How Well Do Skin Grafts Match From Inner Ear to Nose?

I will be having Mohs surgery next week, for two basal cell areas on the right side of my nose. I have fair skin that tends to be reddish on my face (Irish complexion, rosacea) and am concerned that a skin graft from somewhere else won't match. The surgeon said that skin from the inner ear can match the skin on the nose. What have you found to be the case?

Doctor Answers 7

Skin graft for nose repair

Skin grafts can be very good at matching nose skin if chosen from the correct location. The inner ear or "concha" can be useful for nose tips since it may have similar pore appearance due to glands called sebaceous glands on the nose and ear. Other areas behind and in front of the ear can also be used but the skin color and texture and thickness match are critical.  If you are with a fellowship trained Mohs surgeon, they will know how to best repair your nose after the cancer is removed.

Boulder Dermatologist
5.0 out of 5 stars 1 review

Skin grafting for nose after Mohs surgery

Many different criteria are taken into consideration by the Mohs surgeon in determining the best donor site for a skin graft.  These include:  color, texture, pore size, thickness, and presence of lesions or hair.  The skin in the inner ear (known as the conchal bowl) is a very good match to the skin of the nostril.  They have similar color, texture, and pore size which make for an excellent match.

M. Christine Lee, MD
Walnut Creek Dermatologic Surgeon
4.3 out of 5 stars 16 reviews

Skin grafts on the nose following Mohs surgery

Skin grafts are a reasonable alternative for reconstruction of a surgical defect that remains after removing a skin cancer. Although the match in color is never perfect, most often , if the graft is harvested from a donor area that appears to closely match the recipient area's surrounding tone and color, the results will be excellent. You should rely on your surgeon to choose the best donor site.

Steven Hacker, MD
West Palm Beach Dermatologic Surgeon
5.0 out of 5 stars 4 reviews

Skin grafts work well for many nasal Mohs defects.

Full-thickness skin grafts can be a great option for reconstruction of nasal Mohs defects. They often require dermabrasion ("sanding" of the skin graft and surrounding skin) to help them blend in optimally.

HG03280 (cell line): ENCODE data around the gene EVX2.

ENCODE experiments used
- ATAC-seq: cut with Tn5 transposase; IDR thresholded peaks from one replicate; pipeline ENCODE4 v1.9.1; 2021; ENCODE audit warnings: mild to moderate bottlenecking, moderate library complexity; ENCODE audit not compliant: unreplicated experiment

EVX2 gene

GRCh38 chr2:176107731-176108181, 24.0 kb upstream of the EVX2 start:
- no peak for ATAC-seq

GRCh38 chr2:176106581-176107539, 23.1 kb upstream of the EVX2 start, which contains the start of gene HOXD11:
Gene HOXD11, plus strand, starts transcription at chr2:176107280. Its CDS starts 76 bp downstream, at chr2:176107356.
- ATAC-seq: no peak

Stephen Weber MD, FACS

Stephen Weber, MD, FACS
Denver Facial Plastic Surgeon
4.9 out of 5 stars 129 reviews

Sking graft for nostril after Mohs surgery

Skin grafts and flaps are commonly done for reconstruction of nostrils. A graft is never a perfect match but doesn't change the surrounding anatomy as a flap from neighboring skin can do. Even if a patch of skin were taken from the other nostril (no one would do this), skin grafts change color and texture because they grow a new blood supply.with makeup skin grafts can look very good, and the conchal bowl of the ear provides a good match for many nostril defects provided that the hole is not too deep as the skin in the bowl of the ear is thin but its oil glands give a more similar texture than other grafts.

Ronald Shelton, MD
Manhattan Dermatologic Surgeon
4.9 out of 5 stars 38 reviews

Conchal grafts are reasonable matches for the nose

Grafts from the concha (the bowl part of your ear) can match the sebaceous nature of a nose well.  If you have two cancers on the side of your nose, you may want to talk to your Mohs surgeon before deciding on a graft.  Make sure your Mohs surgeon is fellowship trained.  A flap may be a better alternative to a graft and this uses adjacent skin which matches the nose better. 

Brent Spencer, MD
Frisco Dermatologic Surgeon
5.0 out of 5 stars 1 review

Matchin skin for skin grafting

skin from the inner ear/ around the ear and neck make good matches for facial skin grafts. Your Mohs surgeon will make the decision on the site of donor skin depending on the size of the defect and the color/match of the surrounding skin.

Purvisha Patel, MD
Germantown Dermatologist
5.0 out of 5 stars 4 reviews

These answers are for educational purposes and should not be relied upon as a substitute for medical advice you may receive from your physician. If you have a medical emergency, please call 911. These answers do not constitute or initiate a patient/doctor relationship.